23% of businesses feel they are not operating sustainably, according to new AIB data carried out by Amárach Research.
Out of the 300 businesses surveyed, just over half feel they are only operating somewhat sustainably.
When asked about their progress in implementing measures to deal with the environment, 34% of businesses reported they are only beginning to address climate change and have a long way to go, while 6% don't know where to start.
Businesses listed "upfront investment costs" as the top barrier for their organisations to act more sustainably, with 55% of businesses mentioning it as a barrier.
46% of organisations with more than 250 employees said they plan to spend over €100,000 on sustainability over the next two years, and 51% of all organisations, said they plan to spend less than €40,000.
Other barriers included uncertainty of return on investment and a lack of clear sector guidelines or advice.
Over the past two years, 44% of businesses have demanded more sustainable actions from their suppliers or switched to more sustainable suppliers, while 44% of firns have also purchased more sustainable equipment.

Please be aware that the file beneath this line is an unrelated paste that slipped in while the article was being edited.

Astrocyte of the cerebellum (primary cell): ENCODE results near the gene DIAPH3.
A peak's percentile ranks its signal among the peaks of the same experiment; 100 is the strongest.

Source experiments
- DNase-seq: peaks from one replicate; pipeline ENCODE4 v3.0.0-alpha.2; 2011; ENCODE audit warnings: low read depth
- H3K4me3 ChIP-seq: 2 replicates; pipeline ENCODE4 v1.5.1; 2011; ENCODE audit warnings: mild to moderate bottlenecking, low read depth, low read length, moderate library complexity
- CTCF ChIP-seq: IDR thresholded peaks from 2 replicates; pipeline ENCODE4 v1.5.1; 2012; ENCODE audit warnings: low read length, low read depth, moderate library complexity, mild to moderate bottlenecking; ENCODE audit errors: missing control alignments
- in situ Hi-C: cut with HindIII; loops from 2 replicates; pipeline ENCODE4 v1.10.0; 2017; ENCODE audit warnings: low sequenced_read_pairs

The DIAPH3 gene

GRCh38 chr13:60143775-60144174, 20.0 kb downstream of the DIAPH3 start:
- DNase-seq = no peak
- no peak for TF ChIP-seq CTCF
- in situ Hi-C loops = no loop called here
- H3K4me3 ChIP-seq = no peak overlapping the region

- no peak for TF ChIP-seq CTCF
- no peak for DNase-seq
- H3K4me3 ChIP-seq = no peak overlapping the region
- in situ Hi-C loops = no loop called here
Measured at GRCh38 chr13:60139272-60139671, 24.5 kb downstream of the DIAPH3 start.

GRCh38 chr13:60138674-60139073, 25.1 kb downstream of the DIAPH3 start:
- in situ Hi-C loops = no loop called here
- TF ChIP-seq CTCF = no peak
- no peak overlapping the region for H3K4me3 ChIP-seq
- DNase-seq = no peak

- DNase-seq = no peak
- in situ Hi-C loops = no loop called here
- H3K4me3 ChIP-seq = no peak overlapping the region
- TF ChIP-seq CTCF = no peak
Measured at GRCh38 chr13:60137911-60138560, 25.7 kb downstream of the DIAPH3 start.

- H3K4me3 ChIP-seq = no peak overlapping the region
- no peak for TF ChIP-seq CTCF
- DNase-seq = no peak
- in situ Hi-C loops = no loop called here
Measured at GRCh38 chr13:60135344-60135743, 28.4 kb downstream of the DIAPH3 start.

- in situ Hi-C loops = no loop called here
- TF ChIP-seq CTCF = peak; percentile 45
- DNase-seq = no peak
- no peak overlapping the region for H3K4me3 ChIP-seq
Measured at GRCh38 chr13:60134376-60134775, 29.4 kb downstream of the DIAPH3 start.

"Businesses will play a pivotal role in delivering Ireland's carbon emission targets for 2030," said AIB Chief Executive Colin Hunt.
"However, it is clear that many of them see the upfront costs of this as presenting an initial challenge.
"Given the scale and growing importance of the climate change and sustainability agenda, banks need to play their part in supporting SMEs in the transition to a greener future by enabling them to make the right investments to deliver greater efficiency and a lower carbon footprint," he added.
Mr Hunt said AIB is supporting businesses in the green transition by making €70 million available through the new SBCI Energy Efficiency Loan Scheme.
"Clearly, we all need to do more in the fight against climate change, and in AIB's case this begins by enabling the transition to a greener economy, supporting our customers and helping them make sustainable choice," he added.